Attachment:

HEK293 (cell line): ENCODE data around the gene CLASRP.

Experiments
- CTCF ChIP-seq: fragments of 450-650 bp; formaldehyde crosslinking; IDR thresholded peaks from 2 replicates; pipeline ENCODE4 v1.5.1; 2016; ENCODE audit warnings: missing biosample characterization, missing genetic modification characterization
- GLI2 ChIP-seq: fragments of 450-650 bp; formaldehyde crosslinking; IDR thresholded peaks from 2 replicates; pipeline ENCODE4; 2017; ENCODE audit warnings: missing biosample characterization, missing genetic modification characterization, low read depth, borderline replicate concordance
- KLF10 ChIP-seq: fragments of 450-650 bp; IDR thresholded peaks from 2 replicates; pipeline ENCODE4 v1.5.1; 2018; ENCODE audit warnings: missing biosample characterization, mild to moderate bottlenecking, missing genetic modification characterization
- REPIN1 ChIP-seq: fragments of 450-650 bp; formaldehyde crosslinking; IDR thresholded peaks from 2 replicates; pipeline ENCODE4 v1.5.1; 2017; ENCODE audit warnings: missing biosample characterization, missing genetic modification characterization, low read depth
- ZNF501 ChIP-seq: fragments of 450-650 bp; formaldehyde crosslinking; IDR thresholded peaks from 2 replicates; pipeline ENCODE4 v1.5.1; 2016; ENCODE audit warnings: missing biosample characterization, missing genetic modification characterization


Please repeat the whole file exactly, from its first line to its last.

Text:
HEK293 (cell line): ENCODE data around the gene CLASRP.

Experiments
- CTCF ChIP-seq: fragments of 450-650 bp; formaldehyde crosslinking; IDR thresholded peaks from 2 replicates; pipeline ENCODE4 v1.5.1; 2016; ENCODE audit warnings: missing biosample characterization, missing genetic modification characterization
- GLI2 ChIP-seq: fragments of 450-650 bp; formaldehyde crosslinking; IDR thresholded peaks from 2 replicates; pipeline ENCODE4; 2017; ENCODE audit warnings: missing biosample characterization, missing genetic modification characterization, low read depth, borderline replicate concordance
- KLF10 ChIP-seq: fragments of 450-650 bp; IDR thresholded peaks from 2 replicates; pipeline ENCODE4 v1.5.1; 2018; ENCODE audit warnings: missing biosample characterization, mild to moderate bottlenecking, missing genetic modification characterization
- REPIN1 ChIP-seq: fragments of 450-650 bp; formaldehyde crosslinking; IDR thresholded peaks from 2 replicates; pipeline ENCODE4 v1.5.1; 2017; ENCODE audit warnings: missing biosample characterization, missing genetic modification characterization, low read depth
- ZNF501 ChIP-seq: fragments of 450-650 bp; formaldehyde crosslinking; IDR thresholded peaks from 2 replicates; pipeline ENCODE4 v1.5.1; 2016; ENCODE audit warnings: missing biosample characterization, missing genetic modification characterization